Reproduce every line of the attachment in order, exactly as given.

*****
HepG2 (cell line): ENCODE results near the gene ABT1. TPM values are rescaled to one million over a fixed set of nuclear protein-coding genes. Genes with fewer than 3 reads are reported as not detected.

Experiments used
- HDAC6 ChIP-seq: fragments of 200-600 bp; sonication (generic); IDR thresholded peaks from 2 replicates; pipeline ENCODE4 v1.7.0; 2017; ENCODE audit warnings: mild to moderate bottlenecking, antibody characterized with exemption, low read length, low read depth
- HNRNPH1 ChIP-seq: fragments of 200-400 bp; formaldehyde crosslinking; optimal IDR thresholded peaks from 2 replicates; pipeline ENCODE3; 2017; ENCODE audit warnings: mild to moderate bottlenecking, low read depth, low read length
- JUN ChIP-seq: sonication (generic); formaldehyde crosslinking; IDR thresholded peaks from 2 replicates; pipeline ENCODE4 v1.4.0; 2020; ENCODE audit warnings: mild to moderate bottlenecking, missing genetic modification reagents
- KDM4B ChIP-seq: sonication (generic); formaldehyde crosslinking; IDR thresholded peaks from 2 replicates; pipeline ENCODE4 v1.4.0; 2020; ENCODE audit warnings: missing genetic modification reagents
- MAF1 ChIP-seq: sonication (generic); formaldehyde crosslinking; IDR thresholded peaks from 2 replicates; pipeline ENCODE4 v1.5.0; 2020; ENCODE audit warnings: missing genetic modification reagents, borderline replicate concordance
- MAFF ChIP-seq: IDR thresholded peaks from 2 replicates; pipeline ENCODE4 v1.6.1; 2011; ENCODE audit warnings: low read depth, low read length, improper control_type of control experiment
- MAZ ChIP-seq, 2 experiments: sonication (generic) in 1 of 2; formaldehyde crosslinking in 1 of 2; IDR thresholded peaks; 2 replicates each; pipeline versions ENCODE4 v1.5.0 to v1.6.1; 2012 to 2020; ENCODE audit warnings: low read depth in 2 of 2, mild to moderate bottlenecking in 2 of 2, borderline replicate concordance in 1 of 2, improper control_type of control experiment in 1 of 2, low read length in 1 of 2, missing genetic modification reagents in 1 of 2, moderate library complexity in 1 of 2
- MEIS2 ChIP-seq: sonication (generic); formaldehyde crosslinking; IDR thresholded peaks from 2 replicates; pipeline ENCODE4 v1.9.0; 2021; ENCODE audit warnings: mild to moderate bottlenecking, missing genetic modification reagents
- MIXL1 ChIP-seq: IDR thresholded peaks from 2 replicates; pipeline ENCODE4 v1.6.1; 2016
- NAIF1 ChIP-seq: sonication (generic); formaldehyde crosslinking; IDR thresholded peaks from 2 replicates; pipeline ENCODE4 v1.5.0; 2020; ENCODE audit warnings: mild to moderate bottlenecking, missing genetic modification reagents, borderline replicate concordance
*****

HepG2 (cell line): ENCODE results near the gene ABT1. TPM values are rescaled to one million over a fixed set of nuclear protein-coding genes. Genes with fewer than 3 reads are reported as not detected.

Experiments used
- HDAC6 ChIP-seq: fragments of 200-600 bp; sonication (generic); IDR thresholded peaks from 2 replicates; pipeline ENCODE4 v1.7.0; 2017; ENCODE audit warnings: mild to moderate bottlenecking, antibody characterized with exemption, low read length, low read depth
- HNRNPH1 ChIP-seq: fragments of 200-400 bp; formaldehyde crosslinking; optimal IDR thresholded peaks from 2 replicates; pipeline ENCODE3; 2017; ENCODE audit warnings: mild to moderate bottlenecking, low read depth, low read length
- JUN ChIP-seq: sonication (generic); formaldehyde crosslinking; IDR thresholded peaks from 2 replicates; pipeline ENCODE4 v1.4.0; 2020; ENCODE audit warnings: mild to moderate bottlenecking, missing genetic modification reagents
- KDM4B ChIP-seq: sonication (generic); formaldehyde crosslinking; IDR thresholded peaks from 2 replicates; pipeline ENCODE4 v1.4.0; 2020; ENCODE audit warnings: missing genetic modification reagents
- MAF1 ChIP-seq: sonication (generic); formaldehyde crosslinking; IDR thresholded peaks from 2 replicates; pipeline ENCODE4 v1.5.0; 2020; ENCODE audit warnings: missing genetic modification reagents, borderline replicate concordance
- MAFF ChIP-seq: IDR thresholded peaks from 2 replicates; pipeline ENCODE4 v1.6.1; 2011; ENCODE audit warnings: low read depth, low read length, improper control_type of control experiment
- MAZ ChIP-seq, 2 experiments: sonication (generic) in 1 of 2; formaldehyde crosslinking in 1 of 2; IDR thresholded peaks; 2 replicates each; pipeline versions ENCODE4 v1.5.0 to v1.6.1; 2012 to 2020; ENCODE audit warnings: low read depth in 2 of 2, mild to moderate bottlenecking in 2 of 2, borderline replicate concordance in 1 of 2, improper control_type of control experiment in 1 of 2, low read length in 1 of 2, missing genetic modification reagents in 1 of 2, moderate library complexity in 1 of 2
- MEIS2 ChIP-seq: sonication (generic); formaldehyde crosslinking; IDR thresholded peaks from 2 replicates; pipeline ENCODE4 v1.9.0; 2021; ENCODE audit warnings: mild to moderate bottlenecking, missing genetic modification reagents
- MIXL1 ChIP-seq: IDR thresholded peaks from 2 replicates; pipeline ENCODE4 v1.6.1; 2016
- NAIF1 ChIP-seq: sonication (generic); formaldehyde crosslinking; IDR thresholded peaks from 2 replicates; pipeline ENCODE4 v1.5.0; 2020; ENCODE audit warnings: mild to moderate bottlenecking, missing genetic modification reagents, borderline replicate concordance